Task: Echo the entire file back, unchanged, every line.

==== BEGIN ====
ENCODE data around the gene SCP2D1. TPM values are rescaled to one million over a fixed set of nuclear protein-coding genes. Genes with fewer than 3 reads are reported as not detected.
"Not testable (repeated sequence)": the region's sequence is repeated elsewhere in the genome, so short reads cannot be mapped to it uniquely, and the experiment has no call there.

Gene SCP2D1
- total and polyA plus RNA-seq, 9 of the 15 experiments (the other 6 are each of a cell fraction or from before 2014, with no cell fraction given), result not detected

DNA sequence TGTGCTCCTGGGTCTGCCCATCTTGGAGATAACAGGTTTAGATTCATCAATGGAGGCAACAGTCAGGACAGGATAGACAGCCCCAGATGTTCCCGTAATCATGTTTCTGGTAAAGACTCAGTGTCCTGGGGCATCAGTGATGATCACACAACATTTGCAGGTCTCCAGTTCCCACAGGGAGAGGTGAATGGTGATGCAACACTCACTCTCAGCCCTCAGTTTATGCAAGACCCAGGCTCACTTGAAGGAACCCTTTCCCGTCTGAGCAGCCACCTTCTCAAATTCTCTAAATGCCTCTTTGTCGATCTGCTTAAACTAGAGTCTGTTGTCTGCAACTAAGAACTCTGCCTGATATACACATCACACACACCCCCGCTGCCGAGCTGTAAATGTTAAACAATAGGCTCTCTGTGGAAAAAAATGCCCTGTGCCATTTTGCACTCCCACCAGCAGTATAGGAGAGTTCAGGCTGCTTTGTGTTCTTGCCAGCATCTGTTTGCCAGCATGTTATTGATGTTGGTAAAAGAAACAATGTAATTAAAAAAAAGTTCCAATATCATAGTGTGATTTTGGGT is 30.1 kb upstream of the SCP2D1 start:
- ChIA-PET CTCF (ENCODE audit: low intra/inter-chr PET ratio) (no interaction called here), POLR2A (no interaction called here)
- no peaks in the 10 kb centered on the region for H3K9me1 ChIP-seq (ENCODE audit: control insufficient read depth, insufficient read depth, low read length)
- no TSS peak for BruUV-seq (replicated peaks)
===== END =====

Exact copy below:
ENCODE data around the gene SCP2D1. TPM values are rescaled to one million over a fixed set of nuclear protein-coding genes. Genes with fewer than 3 reads are reported as not detected.
"Not testable (repeated sequence)": the region's sequence is repeated elsewhere in the genome, so short reads cannot be mapped to it uniquely, and the experiment has no call there.

Gene SCP2D1
- total and polyA plus RNA-seq, 9 of the 15 experiments (the other 6 are each of a cell fraction or from before 2014, with no cell fraction given), result not detected

DNA sequence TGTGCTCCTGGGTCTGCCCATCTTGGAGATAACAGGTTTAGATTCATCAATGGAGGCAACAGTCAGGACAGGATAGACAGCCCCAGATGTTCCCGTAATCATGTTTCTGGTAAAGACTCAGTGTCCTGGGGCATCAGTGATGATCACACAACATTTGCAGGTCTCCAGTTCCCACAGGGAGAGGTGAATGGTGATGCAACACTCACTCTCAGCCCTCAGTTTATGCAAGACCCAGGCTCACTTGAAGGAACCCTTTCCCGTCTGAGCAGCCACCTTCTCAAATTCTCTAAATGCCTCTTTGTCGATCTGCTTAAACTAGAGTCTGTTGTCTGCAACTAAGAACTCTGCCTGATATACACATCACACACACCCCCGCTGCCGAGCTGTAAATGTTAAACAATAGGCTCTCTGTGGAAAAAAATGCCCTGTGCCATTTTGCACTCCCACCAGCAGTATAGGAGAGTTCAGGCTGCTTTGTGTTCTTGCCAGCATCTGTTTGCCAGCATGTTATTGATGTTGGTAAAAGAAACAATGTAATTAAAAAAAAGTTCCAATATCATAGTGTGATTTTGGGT is 30.1 kb upstream of the SCP2D1 start:
- ChIA-PET CTCF (ENCODE audit: low intra/inter-chr PET ratio) (no interaction called here), POLR2A (no interaction called here)
- no peaks in the 10 kb centered on the region for H3K9me1 ChIP-seq (ENCODE audit: control insufficient read depth, insufficient read depth, low read length)
- no TSS peak for BruUV-seq (replicated peaks)